Things were not looking good for the California-based team. 2021 saw Blizzard veterans fleeing the sinking ship, while others were ousted from the company as the allegations began to mount. And then, in November 2021, it was revealed that CEO Bobby Kotick was well aware of the allegations and rumours floating around at the studio, and had done nothing to stop it.
On 3 February 2023, Activision Blizzard paid $35 million to the Securities Exchange Commission to settle charges involving the company’s violation of workplace misconduct reporting rules and whistleblower protections. Essentially, it didn’t have the appropriate structure in place to accurately collect and respond to internal complaints and discourse over the misconduct allegations as they were happening. While the settlement is massive, the organisation has chosen to accept no blame for what transpired. Classic.
Needless to say the outlook was not looking good for the developer. Once considered the benchmark for quality and passion within the industry, Blizzard’s good name had been stained by the news.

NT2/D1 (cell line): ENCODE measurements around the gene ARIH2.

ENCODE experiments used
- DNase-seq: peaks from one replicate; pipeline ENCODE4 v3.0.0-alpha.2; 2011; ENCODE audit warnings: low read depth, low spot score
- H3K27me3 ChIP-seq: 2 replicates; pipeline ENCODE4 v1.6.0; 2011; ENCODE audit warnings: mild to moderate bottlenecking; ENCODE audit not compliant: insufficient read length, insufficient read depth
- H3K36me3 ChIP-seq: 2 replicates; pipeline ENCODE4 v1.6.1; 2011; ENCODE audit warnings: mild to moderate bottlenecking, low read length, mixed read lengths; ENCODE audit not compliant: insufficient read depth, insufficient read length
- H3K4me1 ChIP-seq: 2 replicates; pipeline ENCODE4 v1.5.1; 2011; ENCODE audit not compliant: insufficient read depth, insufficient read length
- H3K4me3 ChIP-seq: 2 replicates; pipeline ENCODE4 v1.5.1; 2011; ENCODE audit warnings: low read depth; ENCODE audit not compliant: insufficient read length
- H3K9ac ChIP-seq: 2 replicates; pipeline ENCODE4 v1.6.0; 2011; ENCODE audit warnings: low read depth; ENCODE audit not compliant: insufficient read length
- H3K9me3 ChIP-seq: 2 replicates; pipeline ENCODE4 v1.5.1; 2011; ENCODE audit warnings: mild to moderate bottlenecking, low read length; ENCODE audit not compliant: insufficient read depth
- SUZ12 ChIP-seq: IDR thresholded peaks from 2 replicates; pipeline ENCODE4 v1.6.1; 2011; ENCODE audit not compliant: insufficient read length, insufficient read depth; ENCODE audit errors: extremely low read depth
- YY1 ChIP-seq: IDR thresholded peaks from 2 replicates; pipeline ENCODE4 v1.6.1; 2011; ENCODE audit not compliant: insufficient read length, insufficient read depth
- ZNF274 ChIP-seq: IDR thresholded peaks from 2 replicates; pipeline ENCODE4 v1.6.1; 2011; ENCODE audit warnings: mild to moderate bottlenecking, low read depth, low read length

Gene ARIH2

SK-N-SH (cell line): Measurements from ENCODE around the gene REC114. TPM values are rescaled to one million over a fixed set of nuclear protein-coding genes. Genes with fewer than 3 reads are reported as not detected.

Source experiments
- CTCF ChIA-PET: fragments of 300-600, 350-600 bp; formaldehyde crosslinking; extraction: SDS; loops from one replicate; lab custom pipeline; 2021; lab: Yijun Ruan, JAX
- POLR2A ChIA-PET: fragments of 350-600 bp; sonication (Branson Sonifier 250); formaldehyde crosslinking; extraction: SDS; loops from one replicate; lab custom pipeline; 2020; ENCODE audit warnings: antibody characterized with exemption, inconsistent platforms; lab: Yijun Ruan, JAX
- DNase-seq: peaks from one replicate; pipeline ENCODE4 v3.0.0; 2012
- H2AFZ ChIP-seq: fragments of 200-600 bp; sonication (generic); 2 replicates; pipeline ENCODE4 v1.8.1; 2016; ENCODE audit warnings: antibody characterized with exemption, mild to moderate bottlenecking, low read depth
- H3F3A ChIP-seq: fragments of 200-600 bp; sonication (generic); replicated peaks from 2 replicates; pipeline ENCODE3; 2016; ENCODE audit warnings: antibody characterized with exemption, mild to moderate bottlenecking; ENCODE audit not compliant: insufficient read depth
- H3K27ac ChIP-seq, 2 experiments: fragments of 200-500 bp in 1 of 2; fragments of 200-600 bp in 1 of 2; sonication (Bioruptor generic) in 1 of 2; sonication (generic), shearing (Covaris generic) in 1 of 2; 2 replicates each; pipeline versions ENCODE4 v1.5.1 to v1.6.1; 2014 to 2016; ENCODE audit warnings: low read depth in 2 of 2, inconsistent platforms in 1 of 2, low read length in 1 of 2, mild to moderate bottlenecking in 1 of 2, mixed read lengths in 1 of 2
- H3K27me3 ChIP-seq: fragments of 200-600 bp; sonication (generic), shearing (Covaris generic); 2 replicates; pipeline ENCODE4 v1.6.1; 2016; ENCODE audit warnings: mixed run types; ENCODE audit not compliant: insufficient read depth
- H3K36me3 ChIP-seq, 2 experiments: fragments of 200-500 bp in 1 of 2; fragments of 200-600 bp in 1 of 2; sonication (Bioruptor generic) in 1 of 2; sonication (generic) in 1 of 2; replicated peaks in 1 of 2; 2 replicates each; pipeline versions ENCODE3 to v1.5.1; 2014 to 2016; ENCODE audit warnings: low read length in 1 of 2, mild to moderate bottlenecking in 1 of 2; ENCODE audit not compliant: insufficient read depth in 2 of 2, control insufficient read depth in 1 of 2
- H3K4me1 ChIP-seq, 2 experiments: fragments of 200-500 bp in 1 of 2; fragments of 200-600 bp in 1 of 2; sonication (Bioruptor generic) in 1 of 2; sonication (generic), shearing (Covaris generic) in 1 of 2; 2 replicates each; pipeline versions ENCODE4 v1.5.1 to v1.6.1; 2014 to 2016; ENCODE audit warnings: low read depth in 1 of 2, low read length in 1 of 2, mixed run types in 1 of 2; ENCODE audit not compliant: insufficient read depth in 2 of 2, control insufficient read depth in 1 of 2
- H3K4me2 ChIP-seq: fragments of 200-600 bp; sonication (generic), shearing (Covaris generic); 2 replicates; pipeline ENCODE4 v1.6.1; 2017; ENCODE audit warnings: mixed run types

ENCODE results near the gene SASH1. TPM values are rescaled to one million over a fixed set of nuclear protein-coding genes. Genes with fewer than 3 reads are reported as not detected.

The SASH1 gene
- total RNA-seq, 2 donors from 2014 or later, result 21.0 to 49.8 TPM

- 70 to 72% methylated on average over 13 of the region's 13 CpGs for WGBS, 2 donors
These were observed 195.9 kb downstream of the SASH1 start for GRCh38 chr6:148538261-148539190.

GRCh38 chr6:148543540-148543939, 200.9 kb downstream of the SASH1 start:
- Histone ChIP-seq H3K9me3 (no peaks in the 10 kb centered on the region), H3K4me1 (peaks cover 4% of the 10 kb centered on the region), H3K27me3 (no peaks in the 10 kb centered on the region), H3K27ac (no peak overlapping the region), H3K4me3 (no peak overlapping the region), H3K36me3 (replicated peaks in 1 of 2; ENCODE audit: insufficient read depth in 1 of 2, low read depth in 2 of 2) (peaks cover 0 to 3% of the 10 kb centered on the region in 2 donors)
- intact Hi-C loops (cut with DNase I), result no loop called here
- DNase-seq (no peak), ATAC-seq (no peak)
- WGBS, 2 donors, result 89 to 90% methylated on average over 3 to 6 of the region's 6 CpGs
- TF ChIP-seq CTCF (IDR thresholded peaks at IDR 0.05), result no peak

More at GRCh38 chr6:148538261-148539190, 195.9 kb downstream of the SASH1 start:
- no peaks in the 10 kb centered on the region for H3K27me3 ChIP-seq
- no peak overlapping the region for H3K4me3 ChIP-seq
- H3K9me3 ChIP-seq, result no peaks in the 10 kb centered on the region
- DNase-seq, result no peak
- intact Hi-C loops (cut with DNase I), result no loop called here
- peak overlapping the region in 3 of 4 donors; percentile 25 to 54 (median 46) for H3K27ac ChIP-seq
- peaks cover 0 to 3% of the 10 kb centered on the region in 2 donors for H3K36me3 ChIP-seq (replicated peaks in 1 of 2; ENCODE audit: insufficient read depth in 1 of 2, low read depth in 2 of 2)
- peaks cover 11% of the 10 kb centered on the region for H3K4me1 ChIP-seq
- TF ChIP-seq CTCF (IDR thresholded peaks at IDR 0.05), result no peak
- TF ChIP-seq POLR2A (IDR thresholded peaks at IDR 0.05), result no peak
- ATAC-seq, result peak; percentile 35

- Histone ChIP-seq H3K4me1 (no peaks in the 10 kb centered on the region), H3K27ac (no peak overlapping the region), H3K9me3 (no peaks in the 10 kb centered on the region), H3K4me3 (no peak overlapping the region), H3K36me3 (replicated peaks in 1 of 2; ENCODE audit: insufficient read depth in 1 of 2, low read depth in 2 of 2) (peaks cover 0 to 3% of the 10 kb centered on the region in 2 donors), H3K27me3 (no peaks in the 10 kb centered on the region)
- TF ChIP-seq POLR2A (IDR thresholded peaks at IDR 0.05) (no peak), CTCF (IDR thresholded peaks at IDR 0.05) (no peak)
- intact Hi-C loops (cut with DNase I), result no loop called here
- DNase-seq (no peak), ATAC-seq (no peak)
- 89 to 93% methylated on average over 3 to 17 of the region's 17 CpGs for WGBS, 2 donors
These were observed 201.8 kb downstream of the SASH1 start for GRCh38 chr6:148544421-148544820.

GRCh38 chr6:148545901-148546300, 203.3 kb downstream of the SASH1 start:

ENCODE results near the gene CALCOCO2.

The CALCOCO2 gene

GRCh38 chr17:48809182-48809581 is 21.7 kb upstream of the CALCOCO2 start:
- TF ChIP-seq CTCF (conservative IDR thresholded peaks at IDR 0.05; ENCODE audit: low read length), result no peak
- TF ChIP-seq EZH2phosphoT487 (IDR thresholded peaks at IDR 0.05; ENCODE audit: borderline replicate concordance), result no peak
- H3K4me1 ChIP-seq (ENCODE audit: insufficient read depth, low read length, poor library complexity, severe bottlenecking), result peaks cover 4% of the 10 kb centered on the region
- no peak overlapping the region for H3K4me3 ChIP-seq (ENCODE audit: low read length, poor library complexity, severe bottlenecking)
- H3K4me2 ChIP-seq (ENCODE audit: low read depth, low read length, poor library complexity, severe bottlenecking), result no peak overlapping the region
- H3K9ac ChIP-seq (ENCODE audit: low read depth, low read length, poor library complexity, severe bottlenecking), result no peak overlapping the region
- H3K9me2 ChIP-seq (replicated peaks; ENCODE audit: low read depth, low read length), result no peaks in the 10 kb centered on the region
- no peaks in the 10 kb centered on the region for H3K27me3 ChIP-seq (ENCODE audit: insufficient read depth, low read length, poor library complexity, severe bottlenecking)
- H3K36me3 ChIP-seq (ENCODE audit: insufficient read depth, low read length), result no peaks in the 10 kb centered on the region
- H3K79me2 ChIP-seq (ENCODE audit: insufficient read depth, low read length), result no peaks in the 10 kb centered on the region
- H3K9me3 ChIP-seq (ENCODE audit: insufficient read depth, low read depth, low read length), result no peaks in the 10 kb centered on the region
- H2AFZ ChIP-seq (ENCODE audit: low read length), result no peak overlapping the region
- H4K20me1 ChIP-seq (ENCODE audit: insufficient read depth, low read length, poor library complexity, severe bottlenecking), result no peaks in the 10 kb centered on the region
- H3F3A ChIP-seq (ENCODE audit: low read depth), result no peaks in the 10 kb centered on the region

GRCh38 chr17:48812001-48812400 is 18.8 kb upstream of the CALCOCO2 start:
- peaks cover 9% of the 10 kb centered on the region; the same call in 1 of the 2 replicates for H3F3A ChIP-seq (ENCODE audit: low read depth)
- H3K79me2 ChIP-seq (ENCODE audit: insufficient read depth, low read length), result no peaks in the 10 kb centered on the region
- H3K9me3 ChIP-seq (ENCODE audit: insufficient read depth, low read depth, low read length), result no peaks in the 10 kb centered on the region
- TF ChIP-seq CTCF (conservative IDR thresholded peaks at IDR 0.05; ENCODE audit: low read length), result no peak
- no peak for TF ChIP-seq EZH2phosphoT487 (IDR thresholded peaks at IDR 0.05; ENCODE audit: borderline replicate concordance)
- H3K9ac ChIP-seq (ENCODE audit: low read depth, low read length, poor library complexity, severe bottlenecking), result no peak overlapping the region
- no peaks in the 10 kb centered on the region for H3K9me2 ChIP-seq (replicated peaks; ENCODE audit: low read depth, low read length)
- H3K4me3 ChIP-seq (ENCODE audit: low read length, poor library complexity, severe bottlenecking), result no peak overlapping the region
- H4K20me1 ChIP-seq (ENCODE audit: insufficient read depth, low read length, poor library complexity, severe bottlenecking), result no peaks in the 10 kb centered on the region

On 18 January 2022, Microsoft became the failing company’s knight in shining armour. According to The Wall Street Journal, the technology corporation put forward a bid to buy Activision Blizzard for a staggering $70 billion, an acquisition that would put Microsoft in third place for largest gaming company “in revenue,” behind only Tencent and Sony.
The purchase would be a monumental merger for Microsoft—who also houses one of gaming’s most famous studios, Bethesda Softworks—especially given that it would own another of the industry’s most successful franchises, Call of Duty. It’s an opportunity for Xbox to take back the throne and for Blizzard to clean up its act.
Despite approval from Activision’s board of shareholders, it’s not going to be an easy purchase, with flags raising constantly on the legality and ethicality of the buy for the industry.
Despite the game developers having reached an amicable agreement, the deal has been flagged to numerous government bodies designed to prevent monopolies and unfairness within the industry. Some gamers too are collectively organising in hopes to block the deal—seemingly in fear of a gaming market dominated by one team. Think of the Microsoft purchase as the Ticketmaster of the gaming industry.